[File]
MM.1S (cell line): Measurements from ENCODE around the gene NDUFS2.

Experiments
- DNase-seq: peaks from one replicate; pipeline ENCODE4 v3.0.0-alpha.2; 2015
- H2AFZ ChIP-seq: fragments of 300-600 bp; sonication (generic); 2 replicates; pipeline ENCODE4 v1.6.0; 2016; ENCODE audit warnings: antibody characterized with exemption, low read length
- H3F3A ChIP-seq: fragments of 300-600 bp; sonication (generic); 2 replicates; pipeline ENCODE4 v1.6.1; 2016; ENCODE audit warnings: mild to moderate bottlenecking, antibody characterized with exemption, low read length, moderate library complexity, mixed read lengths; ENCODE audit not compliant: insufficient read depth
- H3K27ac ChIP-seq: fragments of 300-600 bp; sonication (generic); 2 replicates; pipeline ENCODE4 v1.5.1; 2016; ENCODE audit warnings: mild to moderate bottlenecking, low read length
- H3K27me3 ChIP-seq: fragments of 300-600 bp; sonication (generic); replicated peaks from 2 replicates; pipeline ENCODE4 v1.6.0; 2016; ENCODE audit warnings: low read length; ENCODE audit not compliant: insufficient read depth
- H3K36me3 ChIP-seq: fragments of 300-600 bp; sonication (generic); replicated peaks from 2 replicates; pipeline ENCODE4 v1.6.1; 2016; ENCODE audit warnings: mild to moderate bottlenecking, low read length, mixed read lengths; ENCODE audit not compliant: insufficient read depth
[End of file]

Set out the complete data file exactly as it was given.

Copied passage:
MM.1S (cell line): Measurements from ENCODE around the gene NDUFS2.

Experiments
- DNase-seq: peaks from one replicate; pipeline ENCODE4 v3.0.0-alpha.2; 2015
- H2AFZ ChIP-seq: fragments of 300-600 bp; sonication (generic); 2 replicates; pipeline ENCODE4 v1.6.0; 2016; ENCODE audit warnings: antibody characterized with exemption, low read length
- H3F3A ChIP-seq: fragments of 300-600 bp; sonication (generic); 2 replicates; pipeline ENCODE4 v1.6.1; 2016; ENCODE audit warnings: mild to moderate bottlenecking, antibody characterized with exemption, low read length, moderate library complexity, mixed read lengths; ENCODE audit not compliant: insufficient read depth
- H3K27ac ChIP-seq: fragments of 300-600 bp; sonication (generic); 2 replicates; pipeline ENCODE4 v1.5.1; 2016; ENCODE audit warnings: mild to moderate bottlenecking, low read length
- H3K27me3 ChIP-seq: fragments of 300-600 bp; sonication (generic); replicated peaks from 2 replicates; pipeline ENCODE4 v1.6.0; 2016; ENCODE audit warnings: low read length; ENCODE audit not compliant: insufficient read depth
- H3K36me3 ChIP-seq: fragments of 300-600 bp; sonication (generic); replicated peaks from 2 replicates; pipeline ENCODE4 v1.6.1; 2016; ENCODE audit warnings: mild to moderate bottlenecking, low read length, mixed read lengths; ENCODE audit not compliant: insufficient read depth